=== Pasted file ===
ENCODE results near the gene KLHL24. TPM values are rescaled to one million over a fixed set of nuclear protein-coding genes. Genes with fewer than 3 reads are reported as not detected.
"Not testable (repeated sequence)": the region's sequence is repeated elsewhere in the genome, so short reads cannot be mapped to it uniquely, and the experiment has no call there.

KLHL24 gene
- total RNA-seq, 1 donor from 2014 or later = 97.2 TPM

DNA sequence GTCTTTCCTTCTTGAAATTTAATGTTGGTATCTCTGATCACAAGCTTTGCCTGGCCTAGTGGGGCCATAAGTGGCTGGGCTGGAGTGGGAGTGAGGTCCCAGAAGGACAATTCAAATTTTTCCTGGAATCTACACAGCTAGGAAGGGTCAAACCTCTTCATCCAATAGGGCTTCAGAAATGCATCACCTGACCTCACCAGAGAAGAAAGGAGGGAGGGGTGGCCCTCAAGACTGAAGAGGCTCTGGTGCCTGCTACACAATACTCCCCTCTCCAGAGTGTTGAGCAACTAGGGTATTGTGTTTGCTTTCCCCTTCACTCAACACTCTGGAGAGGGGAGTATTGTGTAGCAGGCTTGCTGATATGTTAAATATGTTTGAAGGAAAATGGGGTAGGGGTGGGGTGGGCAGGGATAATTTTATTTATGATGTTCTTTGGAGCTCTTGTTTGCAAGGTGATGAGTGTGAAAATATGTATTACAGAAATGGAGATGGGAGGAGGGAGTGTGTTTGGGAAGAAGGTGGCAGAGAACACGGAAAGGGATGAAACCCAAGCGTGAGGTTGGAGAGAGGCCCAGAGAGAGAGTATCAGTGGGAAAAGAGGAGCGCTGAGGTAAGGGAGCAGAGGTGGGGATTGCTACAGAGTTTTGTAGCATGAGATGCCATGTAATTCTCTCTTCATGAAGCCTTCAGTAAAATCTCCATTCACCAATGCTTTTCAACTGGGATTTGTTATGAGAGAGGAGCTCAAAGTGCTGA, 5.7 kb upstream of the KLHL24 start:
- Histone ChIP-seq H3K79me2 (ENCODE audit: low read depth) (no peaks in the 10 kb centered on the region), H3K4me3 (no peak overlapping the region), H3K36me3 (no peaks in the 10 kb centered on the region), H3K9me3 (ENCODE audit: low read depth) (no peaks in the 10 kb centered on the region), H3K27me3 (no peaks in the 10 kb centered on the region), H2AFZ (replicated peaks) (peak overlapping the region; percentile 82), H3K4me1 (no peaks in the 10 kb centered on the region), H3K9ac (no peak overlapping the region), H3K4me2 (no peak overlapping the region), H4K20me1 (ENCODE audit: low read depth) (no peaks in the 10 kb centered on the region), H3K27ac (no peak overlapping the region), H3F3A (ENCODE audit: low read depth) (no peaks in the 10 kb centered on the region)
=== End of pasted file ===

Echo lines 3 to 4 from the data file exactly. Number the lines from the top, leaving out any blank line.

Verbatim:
KLHL24 gene
- total RNA-seq, 1 donor from 2014 or later = 97.2 TPM